I understand that both E2 models, the 175 and 195 have different wings so its not carrying extra weight there?

            “The LR version the original E175 tipped the scales at 85,520 lbs MTOW. The STD range version came in at 82,700 lbs. ” ( plus AR versions with some reinforcement) . STD range was supposed to be 1750nm while AR is 2220nm.
            So presumably the new 175-E2 version being talked about is the ‘LR’ model . The new engines are a jump in weight as they are scaled down versions for the larger Cseries and A320.
            The interior cabin has been redesigned for the 175 to allow and extra row at max capacity of 88 – not required for Scope , and the fuselage is some 2 ft 3 in longer

            All in all the all new MRJ70 seems to have the upper hand as its weight could be below scope depending on range. Yet its cabin width is the same, fuselage length 3 ft longer and engines the same.

          • Thanks to all in helping unravel the weird rules regarding the scope clause.

          • 10,000 lbs extra for 2 new engines and an extra fuselage frame?. The PW1100G series engine is 452kg heavier than the V2500 series it replaced on the A320, which is say 1000lbs per engine. Those are for the 81in fan not the 56in fan for the PW1700g series on the E175-E2
            A new/modified wing design would be expected to be lighter along with the increased digital flight controls. Maybe thats where Boeings expertise is needed fast, after all even if they miscalculated on scope being changed, who wants all that extra weight for 4 extra seats on an 80 plus seater. You wouldnt tolerate that on a 150 seater.

          • More wing, more range and maybe net heavier

  2. Damaged the vehicle in both flight (last year) and ground testing? I hope that is because they are pushing it rather than it failing.

  3. A question for Bjorn. When I did a private pilots license, many years ago, there was an official short landing and the hold her nose up, keep the revs on and use the prop wash, min approach speed minus 5 kts approach. There is a difference between acceptable and unacceptable in civilian and military ops. Do Herc operators ever use the unofficial approach, even if just to get better stall margins? How tolerant is the KC-390 of abuse?

    • Hi Martin. In military operations, you go to the limits to gain performance. I don’t know the specifics for the Hercules and its short landings. Re the KC-390, the stall incident with a hard landing was due to a piece of the test equipment breaking loose and changing the CG, so was not an aircraft problem.

      Re the runway excursion, it was huge, over 100m beyond the end of the runway. Embraer has not given the reason. One can suspect stuck throttles or brake failure. It was too large an excursion for pilot error IMO.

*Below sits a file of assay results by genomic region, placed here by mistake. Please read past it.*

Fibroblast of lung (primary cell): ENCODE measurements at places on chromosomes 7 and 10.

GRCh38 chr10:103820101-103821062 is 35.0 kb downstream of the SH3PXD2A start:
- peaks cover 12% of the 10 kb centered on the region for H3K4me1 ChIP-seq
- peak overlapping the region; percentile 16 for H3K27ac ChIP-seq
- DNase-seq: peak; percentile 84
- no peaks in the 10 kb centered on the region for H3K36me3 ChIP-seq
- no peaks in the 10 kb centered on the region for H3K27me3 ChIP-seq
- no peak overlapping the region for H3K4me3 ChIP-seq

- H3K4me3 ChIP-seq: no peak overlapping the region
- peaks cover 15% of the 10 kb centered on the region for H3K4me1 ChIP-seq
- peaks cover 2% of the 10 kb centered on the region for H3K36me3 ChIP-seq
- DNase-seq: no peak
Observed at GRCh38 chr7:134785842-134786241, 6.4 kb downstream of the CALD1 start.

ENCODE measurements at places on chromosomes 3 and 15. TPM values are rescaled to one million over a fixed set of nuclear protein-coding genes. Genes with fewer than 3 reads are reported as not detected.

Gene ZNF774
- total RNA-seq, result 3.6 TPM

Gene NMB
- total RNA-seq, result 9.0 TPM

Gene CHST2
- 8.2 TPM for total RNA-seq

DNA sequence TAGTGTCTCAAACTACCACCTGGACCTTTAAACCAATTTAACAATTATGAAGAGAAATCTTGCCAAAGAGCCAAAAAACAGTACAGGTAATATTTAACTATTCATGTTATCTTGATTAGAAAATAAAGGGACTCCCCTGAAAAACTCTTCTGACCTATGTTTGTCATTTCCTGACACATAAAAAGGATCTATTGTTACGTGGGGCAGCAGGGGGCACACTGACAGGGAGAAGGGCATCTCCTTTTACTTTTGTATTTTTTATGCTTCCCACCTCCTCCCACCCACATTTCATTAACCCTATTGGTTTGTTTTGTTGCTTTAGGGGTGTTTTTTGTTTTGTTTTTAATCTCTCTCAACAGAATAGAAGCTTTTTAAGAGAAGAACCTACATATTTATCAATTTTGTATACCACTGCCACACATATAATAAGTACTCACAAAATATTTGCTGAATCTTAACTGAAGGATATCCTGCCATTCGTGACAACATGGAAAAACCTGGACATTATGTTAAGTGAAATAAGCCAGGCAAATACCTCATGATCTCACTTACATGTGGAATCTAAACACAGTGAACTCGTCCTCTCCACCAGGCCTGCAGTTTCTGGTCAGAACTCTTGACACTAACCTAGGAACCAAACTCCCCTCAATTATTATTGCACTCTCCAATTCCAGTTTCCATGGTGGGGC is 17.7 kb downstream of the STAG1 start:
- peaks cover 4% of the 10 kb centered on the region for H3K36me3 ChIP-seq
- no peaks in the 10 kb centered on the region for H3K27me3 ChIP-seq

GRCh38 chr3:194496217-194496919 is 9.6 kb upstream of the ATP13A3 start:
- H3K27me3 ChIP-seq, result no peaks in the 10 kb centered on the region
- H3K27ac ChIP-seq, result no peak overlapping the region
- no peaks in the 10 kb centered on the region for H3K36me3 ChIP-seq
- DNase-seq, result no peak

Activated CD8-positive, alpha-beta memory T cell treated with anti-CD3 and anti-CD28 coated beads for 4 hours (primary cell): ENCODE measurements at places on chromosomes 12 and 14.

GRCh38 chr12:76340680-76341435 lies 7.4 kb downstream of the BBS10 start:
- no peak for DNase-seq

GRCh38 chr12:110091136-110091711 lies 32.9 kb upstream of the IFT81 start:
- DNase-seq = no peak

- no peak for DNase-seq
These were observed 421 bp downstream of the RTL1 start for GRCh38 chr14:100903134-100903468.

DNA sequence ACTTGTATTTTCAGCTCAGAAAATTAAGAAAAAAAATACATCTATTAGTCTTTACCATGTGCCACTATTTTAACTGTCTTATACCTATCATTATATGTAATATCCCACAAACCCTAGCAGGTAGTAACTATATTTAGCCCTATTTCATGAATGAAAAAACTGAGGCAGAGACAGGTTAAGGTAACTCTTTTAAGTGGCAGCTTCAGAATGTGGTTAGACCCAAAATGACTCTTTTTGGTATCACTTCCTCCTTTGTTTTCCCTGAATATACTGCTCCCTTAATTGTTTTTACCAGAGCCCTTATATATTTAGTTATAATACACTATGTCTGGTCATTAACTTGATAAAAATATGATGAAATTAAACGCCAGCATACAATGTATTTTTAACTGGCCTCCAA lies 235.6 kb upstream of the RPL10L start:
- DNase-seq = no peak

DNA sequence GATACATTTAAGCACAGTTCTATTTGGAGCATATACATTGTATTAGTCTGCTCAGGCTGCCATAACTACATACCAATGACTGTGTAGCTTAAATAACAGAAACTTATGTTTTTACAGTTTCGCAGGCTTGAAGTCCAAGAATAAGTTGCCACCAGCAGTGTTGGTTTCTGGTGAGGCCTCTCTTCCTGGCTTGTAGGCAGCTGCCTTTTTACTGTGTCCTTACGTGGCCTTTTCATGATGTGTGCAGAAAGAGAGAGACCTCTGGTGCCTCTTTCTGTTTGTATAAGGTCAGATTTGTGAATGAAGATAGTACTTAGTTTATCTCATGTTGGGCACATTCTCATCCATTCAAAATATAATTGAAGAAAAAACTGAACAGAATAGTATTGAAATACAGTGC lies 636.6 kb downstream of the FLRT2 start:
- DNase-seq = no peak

• So a score of 6.6 vs 7.0 and 7.2 on a 0-10 scale ? The Summer silly season has arrived early.
      Its the sort of things with obscure detail that competitors supply journalists who then reach for the email on a slow news week

      • There is more than one data set in there.

        The -24% approval rating stands out like a Nuclear Bomb going off on Bakini atoll.

        The 6.6 is also lowest though numerically it looks small.

        However, the scale realty is more 6.5 to 7.5 and in that its not good.

    • I twas indeed good new to all survibing.

      I would say its more a testimony to the nature of the crash.

      Note the pilot and co pilot at the pointy end did not die either?

      A long shredding crash with the aircraft trading structure for speed reduction and not running into anything head on.

      Energy is dissipated as engines and gear tear off and as long as the fuselage stays relatively level (777 crash at SFO) they stay intact (more honer to the regulation on structure strength?)

      Once things are torn off then energy (inertia) continues to be reduced by the drag on the fuselage and wings.

      The DC-10 crash into Sioux City Iowa much the same with far less controlled and high number of survivors.

  4. Adn on RR this one takes a bit of untaling, I think there is some double speak contained.


    Note is says that the IPC issue was not diagnosed per cause until 2018 though it seems they knew about the cracks. RR does not say they have corrected the root cause or the blade fixes corrects that despite not knowing the root.

    This one also has an interesting twist in that they don’t say if RR decreased the clearance in a PIP or why new engines exhibited this severe behavior when “old” engine do not.

    Seems to have a lot in common with GE and ultra freezing conditions though where the issues manifested itself was totally different.

  5. For 2018 we have 3 Huge Aviation Stories (so far and it seems that will be the top three)

    C Series to Airbus

    Embraer r and Boeing tie up (maybe the same story)

    RR and its issues.

    All have their own significance and maybe a two or three way tie.

    • “More than 40 unfinished 737 jets are stacked around Boeing’s Renton final assembly plant and along the edges of the Renton Municipal Airport, many missing their engines and others awaiting installation of a variety of parts.’
      ‘Since early in the year, LEAP-1B engines for the new 737 MAX model made by CFM International have been arriving weeks late. Likewise, 737 fuselages supplied by Spirit AeroSystems of Wichita. Kan., have been arriving late in Renton.’